Assocham, an industry chamber whose members include some of the biggest users of Indian Railways’ freight services, has called called for radical measures to protect the Railways from rising diesel prices.
The association pointed out that even as the decision to raise diesel prices for bulk customers may allow the government to cut back on subsidies, it will make railways operations unviable without raising freight prices.
To cope, the Railways has hiked freight charges by 5%. It has also suggested an automatic fuel price linkage in freight charges. “Such a move will have a cascading effect,” Assocham said.
The only way to meet the two objectives of avoiding a steep increase in railway fares and keeping the subsidy bill down was to allow the Railways to import and refine its own crude.
This way, the Indian Railways can avoid paying about 20-25% sales and other local taxes on diesel. The Railways, run as a government department, is the biggest consumer of diesel in India, and runs a substantial portion of its trains on the fuel.
It has, however, switched most of its trains over to electricity over the past two decades.
India’s subsidy bill is estimated at over Rs 2 lakh crore (Rs 2,00,000 crore or $40 billion) — or about one fifth of the total estimated tax revenue of the Government of India during the next year.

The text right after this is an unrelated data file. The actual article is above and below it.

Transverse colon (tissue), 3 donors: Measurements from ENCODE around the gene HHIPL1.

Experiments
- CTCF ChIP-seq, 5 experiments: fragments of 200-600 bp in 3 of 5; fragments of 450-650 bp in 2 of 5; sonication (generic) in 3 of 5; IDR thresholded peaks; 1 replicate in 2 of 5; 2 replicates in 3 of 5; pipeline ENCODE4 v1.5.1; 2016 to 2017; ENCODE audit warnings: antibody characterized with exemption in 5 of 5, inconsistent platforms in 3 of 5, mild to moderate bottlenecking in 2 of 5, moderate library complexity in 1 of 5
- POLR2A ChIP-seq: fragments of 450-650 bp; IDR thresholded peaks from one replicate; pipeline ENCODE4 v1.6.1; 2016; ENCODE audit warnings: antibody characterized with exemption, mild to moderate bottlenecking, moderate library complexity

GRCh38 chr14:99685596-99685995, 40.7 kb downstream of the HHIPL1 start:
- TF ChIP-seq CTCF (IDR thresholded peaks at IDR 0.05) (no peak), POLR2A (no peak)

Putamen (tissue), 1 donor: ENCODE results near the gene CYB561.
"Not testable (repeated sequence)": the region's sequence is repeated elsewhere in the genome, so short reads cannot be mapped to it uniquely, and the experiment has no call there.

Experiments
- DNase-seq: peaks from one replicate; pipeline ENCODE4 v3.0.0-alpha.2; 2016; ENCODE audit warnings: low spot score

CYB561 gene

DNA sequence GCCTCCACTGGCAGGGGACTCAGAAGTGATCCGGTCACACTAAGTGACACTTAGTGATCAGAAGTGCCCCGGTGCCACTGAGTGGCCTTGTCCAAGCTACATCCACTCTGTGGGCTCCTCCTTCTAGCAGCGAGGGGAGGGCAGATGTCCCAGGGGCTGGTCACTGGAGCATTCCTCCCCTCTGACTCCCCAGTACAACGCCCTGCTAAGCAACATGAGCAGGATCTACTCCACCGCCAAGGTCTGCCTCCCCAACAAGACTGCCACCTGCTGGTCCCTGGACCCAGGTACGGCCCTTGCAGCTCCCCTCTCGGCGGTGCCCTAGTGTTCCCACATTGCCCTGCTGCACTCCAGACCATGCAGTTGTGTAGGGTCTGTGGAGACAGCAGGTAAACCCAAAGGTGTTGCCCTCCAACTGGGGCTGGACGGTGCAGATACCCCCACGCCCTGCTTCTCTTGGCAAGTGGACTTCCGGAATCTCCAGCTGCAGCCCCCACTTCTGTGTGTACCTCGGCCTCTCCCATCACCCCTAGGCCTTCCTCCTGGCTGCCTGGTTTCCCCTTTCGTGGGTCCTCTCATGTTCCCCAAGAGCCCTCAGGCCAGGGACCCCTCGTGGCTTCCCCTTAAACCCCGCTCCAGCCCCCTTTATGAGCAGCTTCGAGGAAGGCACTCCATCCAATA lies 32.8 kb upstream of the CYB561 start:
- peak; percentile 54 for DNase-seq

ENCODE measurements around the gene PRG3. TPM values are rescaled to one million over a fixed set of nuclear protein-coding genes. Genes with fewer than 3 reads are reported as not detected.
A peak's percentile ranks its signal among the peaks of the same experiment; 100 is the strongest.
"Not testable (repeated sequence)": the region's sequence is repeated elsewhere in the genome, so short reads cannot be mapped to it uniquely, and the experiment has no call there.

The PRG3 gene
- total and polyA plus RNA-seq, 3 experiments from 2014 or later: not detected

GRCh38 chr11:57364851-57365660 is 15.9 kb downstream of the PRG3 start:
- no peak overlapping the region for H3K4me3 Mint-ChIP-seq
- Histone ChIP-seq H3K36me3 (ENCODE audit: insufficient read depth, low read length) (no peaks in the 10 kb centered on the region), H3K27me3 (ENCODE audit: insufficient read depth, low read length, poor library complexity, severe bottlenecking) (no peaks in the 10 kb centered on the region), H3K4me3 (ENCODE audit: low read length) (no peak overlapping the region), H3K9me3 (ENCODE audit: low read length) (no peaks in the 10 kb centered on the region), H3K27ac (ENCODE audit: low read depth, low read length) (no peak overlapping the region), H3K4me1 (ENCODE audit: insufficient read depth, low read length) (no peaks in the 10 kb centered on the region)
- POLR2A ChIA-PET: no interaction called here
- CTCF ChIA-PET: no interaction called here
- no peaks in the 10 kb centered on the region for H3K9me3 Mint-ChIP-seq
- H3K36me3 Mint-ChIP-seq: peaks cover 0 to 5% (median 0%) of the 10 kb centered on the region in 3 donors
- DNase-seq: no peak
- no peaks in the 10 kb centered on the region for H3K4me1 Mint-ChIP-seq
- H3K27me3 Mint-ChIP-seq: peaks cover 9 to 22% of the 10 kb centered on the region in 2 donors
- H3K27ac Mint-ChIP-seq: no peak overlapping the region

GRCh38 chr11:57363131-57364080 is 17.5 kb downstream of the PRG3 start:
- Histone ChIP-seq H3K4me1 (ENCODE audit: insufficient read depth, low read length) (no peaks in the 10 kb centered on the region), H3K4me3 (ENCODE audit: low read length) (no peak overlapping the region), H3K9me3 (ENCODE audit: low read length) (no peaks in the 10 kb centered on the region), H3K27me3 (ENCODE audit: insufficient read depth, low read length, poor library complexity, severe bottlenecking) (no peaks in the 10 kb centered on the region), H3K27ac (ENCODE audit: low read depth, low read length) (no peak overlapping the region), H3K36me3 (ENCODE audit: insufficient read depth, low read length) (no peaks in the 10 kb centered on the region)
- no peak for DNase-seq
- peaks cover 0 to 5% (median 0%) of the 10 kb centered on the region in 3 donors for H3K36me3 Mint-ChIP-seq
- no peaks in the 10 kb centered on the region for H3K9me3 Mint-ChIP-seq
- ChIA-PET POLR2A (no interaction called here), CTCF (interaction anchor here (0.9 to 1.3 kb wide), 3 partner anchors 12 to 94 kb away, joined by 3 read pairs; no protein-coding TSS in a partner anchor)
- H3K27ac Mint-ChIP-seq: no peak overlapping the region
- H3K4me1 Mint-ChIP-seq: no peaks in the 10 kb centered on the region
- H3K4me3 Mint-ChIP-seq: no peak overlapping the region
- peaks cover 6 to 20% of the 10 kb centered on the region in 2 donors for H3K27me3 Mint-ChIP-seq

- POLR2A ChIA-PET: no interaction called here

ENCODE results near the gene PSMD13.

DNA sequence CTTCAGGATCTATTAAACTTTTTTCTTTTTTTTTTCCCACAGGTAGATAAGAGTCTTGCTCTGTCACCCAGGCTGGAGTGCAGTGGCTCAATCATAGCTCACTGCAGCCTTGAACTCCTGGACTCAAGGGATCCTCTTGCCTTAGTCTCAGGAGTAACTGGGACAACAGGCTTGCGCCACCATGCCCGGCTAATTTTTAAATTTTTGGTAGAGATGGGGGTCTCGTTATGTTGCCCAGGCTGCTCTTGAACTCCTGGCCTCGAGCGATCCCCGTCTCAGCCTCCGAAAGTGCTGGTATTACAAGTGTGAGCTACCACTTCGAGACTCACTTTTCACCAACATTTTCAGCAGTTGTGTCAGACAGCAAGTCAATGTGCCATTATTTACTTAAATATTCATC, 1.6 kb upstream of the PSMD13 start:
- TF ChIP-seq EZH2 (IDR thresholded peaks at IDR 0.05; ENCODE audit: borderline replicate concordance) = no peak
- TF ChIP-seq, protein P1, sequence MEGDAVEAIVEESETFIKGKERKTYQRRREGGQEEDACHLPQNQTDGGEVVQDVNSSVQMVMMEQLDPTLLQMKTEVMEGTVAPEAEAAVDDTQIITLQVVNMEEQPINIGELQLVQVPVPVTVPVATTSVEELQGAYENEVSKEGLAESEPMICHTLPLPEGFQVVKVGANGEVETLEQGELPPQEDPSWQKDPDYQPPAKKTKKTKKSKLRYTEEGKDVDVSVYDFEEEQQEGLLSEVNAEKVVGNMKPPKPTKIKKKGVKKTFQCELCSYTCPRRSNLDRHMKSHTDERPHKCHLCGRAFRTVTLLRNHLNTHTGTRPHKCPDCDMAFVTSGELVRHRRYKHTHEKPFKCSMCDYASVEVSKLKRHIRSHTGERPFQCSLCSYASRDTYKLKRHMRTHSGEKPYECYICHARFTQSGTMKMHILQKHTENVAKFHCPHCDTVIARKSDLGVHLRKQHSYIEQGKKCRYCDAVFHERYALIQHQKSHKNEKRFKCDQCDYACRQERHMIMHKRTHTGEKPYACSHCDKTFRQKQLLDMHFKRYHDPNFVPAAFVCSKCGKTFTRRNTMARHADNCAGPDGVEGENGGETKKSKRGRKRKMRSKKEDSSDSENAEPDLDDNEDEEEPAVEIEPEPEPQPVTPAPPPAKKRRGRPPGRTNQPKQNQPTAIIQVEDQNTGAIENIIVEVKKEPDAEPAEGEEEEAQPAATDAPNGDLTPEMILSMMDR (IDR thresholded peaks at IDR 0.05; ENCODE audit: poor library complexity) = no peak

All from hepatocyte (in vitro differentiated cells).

Coupled with huge interest payments, the subsidies will account for half of the total tax revenue, Assocham pointed out.
“The interest payments alone will take away of Rs 3.71 crore, claiming over 30 per cent of the total tax revenue of Rs 12.35 lakh crore in the next financial year. After adding Rs 2.31 lakh crore , the interest and subsidy bill alone will go up to Rs 6.12 crore almost putting a charge of about 50 per cent on the central government’s tax revenue,” it pointed out.
The government of India had recently allowed oil companies to charge the unsubsidized (or market) price for diesel and petrol sales to bulk consumers such as the Indian Railways, state-government-owned transport companies etc.. It also allowed oil companies to reduce diesel subsidies to consumers by Rs 0.50 per month per litre. While the move will reduce diesel-related subsidy costs, the price of crude oil has been rising in the past several weeks, negating some of the effect of the changes.
The chamber, however, warned that an earlier proposal to shield airlines from the rising prices by the direct import of jet fuel did not take off. “But it might even work for the Railways since it has a readymade and captive transportation infrastructure,” it said.
Various taxes and import duties make up about half the price of petrol in India. For diesel, the duties and taxes are estimated at about one-third.
Setting up a refinery for own-use would allow the Railways to bypass most of the taxes except the import duty, which is usually about 5% for commodities such as crude oil. Three years earlier, the Indian Government had tried cutting the import duty on crude oil to 0 from 5%, though it is not clear whether it has since been reimposed.